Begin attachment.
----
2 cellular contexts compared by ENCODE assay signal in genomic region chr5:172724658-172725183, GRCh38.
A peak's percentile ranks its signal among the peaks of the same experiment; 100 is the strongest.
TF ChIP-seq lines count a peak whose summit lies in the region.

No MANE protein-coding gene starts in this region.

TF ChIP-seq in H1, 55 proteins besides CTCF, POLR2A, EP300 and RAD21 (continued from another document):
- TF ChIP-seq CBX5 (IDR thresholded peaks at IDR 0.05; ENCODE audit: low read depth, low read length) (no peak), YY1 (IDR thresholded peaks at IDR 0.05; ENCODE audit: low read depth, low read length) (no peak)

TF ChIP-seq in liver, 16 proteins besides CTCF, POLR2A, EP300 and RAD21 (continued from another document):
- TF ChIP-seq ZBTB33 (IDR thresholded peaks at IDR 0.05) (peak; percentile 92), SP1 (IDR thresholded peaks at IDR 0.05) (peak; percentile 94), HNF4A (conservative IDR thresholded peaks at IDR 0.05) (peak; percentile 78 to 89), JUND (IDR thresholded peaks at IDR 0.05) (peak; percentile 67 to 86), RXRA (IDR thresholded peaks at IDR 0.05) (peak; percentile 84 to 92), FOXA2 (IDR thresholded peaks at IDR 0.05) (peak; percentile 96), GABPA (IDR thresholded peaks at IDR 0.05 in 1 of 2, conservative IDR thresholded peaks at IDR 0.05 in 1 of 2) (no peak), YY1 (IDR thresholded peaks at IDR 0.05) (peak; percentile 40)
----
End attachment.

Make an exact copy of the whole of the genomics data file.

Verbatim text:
2 cellular contexts compared by ENCODE assay signal in genomic region chr5:172724658-172725183, GRCh38.
A peak's percentile ranks its signal among the peaks of the same experiment; 100 is the strongest.
TF ChIP-seq lines count a peak whose summit lies in the region.

No MANE protein-coding gene starts in this region.

TF ChIP-seq in H1, 55 proteins besides CTCF, POLR2A, EP300 and RAD21 (continued from another document):
- TF ChIP-seq CBX5 (IDR thresholded peaks at IDR 0.05; ENCODE audit: low read depth, low read length) (no peak), YY1 (IDR thresholded peaks at IDR 0.05; ENCODE audit: low read depth, low read length) (no peak)

TF ChIP-seq in liver, 16 proteins besides CTCF, POLR2A, EP300 and RAD21 (continued from another document):
- TF ChIP-seq ZBTB33 (IDR thresholded peaks at IDR 0.05) (peak; percentile 92), SP1 (IDR thresholded peaks at IDR 0.05) (peak; percentile 94), HNF4A (conservative IDR thresholded peaks at IDR 0.05) (peak; percentile 78 to 89), JUND (IDR thresholded peaks at IDR 0.05) (peak; percentile 67 to 86), RXRA (IDR thresholded peaks at IDR 0.05) (peak; percentile 84 to 92), FOXA2 (IDR thresholded peaks at IDR 0.05) (peak; percentile 96), GABPA (IDR thresholded peaks at IDR 0.05 in 1 of 2, conservative IDR thresholded peaks at IDR 0.05 in 1 of 2) (no peak), YY1 (IDR thresholded peaks at IDR 0.05) (peak; percentile 40)